These sweeping armature-like marks can appear as drawn symbols in the sense of calligraphic pictograms, which are, like Kline's signature gestures, immediately apprehended. Yet, Kline denied any association to writing: "The Oriental idea of space is an infinite space; it is not painted space, and ours is. In the first place, calligraphy is writing, and I'm not writing. People sometimes think I take a white canvas and paint a black sign on it, but this is not true. I paint the white as well as the black, and the white is just as important. For instance, in this canvas we're looking at right now, you can see how I've painted out areas of black with my whites" (K. Kuh, The Artist's Voice: Talks with Seventeen Artists, New York, 1962, p. 44).
However, Kline's use of the calligraphic contour in his early work in some sense pre-figures these black and white abstractions. Kline's celebration of structure, such as in the present work, also suggests figural connotations. David Anfam suggests that Kline's vocabulary repeatedly crossed between the abstract and the half-recognizable (D. Anfam, Franz Kline: Black and White, 1950-1961, Houston, 1994, p. 19), while acknowledging Kline's own sense that "certain of his forms could develop into a figurative image (Sylvester, Interviews, p. 7). In light of this argument, a suggestion of a leaning or curved torso in Untitled becomes all the more pertinent. The volume, torque, and sense of gravity might recall not only Henri Matisse's monolithic series of unique bas-reliefs, The Back, I-IV, 1908-31, but also, Kline's own early abstracted depiction in thickly contoured head-to-triangles, arms raised and extended at an angle, the leaning portrait of his wife, Elizabeth in Seated Figure (Elizabeth), 1948.
Elaine de Kooning had claimed that Kline's abstract style came suddenly after seeing one of his sketches enlarged by a Bell-Opticon projector. She wrote, "From that day, Franz Kline's style of painting changed completely. It was a total and instantaneous conversion" (E. de Kooning, Franz Kline Memorial Exhibition, exh. cat. Washington Gallery of Modern Art, 1962, p. 15). Part of de Kooning's assessment came from the value of spontaneity and action for that period, values that had been used to describe Abstract Expressionist painting as action painting. But, Kline's abstraction is as devoid of spontaneity as it is of heroism, subjectivity, symbols of life and death, or metaphysics of chaos and creation. "Symbolism is a difficult idea. I'm not a symbolist," Kline bluntly averred (K. Kuh, The Artist's Voice, p. 144). Rather, Kline, who began as a regionalist and maintained his realist style up to 1950, absorbed the lessons of Velázquez and Hokusai-the black contours and the flat plane (S. C. Foster, Franz Kline: Art and the Structure of Identity, exh. cat. Barcelona, 1994, p. 45). Trained at Boston University and Boston's Art Student's League from 1930 to 1935 and Heatherly's Art School in London from 1936 to 1937, Kline won prizes at the National Academy of Design's annual Exhibition in the years 1942, 1943, and 1944-bastions of realism, all. As Anfam asserts, Kline "had a taste for the vernacular rather than the sublime" (Anfam, Black and White, p. 13). Kline began to work against the grain of descriptive figuration only from 1950; his teacher in Boston, Henry Hensche, taught, "design should be based upon a firm skeleton, an armature of lines and planes" (H. Gaugh, "Kline's Transitional Abstractions, 1946-50," Art in America 62 [July-August 1974]: 43-47). Telescoping drawing and painting, Kline applied to his painting the gestural rhythms of drawing: "Line was pried loose from the task of figuration but not from that of design. While the line was freed of description and outline, the eye is taken on a merry chase often reminiscent of the compositional movements of Benton, Pollock's teacher" (A. Boime, "The Figurative Tradition," in F. Mitchell and A. Boime, Franz Kline: The Early Works as Signals, New York, 1977, p. 2).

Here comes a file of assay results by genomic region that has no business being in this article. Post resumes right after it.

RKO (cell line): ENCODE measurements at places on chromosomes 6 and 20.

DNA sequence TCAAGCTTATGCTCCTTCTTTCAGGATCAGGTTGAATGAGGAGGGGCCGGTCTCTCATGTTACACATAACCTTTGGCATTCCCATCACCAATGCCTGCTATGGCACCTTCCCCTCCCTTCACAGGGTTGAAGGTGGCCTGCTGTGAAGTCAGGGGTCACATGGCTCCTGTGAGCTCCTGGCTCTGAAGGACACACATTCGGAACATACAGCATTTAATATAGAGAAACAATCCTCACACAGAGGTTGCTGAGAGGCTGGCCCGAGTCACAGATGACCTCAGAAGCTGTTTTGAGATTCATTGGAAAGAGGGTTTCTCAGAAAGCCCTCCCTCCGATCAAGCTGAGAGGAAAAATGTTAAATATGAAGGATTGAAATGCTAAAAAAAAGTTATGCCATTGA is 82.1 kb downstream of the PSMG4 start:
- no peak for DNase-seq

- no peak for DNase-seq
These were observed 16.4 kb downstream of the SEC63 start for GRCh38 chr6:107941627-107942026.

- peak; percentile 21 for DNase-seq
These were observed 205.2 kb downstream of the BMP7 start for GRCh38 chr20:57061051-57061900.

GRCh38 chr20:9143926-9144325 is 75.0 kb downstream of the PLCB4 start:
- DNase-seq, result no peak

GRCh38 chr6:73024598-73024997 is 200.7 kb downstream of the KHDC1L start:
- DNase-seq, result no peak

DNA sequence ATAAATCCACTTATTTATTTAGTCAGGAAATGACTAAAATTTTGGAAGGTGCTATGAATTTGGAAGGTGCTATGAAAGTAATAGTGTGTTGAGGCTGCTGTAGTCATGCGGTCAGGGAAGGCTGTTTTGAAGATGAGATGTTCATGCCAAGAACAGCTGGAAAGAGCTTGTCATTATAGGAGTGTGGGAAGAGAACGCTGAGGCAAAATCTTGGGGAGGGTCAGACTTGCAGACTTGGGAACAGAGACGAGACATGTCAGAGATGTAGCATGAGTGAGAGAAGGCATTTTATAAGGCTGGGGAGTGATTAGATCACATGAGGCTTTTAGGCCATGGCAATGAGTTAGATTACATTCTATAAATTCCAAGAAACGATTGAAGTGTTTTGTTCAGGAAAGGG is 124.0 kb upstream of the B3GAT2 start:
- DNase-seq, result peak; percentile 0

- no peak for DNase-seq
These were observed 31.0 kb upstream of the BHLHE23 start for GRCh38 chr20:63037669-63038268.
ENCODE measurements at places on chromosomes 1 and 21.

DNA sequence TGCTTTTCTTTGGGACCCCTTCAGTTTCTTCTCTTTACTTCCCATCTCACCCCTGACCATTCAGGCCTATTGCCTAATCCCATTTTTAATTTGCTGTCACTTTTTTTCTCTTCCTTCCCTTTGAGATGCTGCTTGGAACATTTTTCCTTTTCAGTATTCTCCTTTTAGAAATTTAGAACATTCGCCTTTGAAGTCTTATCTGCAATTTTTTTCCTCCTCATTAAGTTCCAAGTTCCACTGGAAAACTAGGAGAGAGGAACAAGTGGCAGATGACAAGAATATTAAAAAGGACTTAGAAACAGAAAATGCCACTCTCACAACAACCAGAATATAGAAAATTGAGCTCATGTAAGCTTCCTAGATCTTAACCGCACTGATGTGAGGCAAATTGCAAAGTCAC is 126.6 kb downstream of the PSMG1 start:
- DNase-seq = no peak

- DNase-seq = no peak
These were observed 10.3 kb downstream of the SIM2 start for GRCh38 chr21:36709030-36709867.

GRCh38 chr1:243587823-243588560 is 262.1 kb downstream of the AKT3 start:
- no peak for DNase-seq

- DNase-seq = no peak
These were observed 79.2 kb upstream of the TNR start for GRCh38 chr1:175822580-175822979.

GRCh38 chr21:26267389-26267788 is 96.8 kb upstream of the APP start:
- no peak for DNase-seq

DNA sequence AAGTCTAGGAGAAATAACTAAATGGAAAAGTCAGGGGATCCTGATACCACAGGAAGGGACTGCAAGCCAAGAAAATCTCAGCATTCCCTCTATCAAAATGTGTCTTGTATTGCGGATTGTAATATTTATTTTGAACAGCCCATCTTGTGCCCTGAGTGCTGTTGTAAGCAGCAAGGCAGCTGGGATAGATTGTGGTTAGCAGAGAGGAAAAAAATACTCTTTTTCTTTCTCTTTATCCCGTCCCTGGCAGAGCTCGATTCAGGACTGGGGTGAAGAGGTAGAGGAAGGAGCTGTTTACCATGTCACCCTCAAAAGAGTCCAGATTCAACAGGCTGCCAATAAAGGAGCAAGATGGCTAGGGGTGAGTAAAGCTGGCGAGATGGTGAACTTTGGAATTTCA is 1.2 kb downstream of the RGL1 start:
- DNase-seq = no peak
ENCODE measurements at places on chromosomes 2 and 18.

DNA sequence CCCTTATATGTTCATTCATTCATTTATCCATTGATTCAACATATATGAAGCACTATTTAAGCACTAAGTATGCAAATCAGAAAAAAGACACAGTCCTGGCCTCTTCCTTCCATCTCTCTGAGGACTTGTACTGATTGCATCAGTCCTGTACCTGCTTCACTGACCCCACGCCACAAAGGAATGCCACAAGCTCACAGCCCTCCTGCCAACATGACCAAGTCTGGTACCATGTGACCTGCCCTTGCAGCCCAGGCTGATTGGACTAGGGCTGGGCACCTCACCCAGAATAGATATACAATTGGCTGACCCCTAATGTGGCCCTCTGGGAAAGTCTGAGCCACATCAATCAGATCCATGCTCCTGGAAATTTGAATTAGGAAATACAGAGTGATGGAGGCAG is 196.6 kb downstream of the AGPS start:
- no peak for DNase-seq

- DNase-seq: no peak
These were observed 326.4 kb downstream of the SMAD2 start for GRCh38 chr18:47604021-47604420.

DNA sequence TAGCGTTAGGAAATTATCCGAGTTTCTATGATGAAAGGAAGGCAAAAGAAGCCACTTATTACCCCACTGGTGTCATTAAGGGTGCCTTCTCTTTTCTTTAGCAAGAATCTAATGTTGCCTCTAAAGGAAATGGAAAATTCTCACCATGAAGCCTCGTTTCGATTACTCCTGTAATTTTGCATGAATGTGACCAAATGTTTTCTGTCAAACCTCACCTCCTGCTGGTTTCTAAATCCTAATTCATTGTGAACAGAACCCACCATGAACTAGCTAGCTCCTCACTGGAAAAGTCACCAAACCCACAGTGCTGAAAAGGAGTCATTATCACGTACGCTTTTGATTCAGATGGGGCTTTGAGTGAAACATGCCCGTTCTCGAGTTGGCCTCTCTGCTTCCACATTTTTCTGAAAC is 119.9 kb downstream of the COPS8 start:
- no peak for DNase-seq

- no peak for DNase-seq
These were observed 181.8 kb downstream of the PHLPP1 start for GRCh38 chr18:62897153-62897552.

Looking closely, Untitled reveals endless marks, end points, and smudges, athletic swirls, and violent dabs. The work is never still, filled as it is with complexity, with the sudden start and stop of full, visceral engagement. As Kline remarked to David Sylvester, "the elimination and the agitation and the simplification come in through the many varied experiences that go on just through the experience of painting" (Ibid., p. 7). Kline's inventive power and commitment to the act of painting through which he composes a stark simplicity of contrasts, clashing planes, and fugitive markings brings about in Untitled, 1955, a tensile, central event somewhere between abstraction and figuration, where forces clash within a dramatic open field.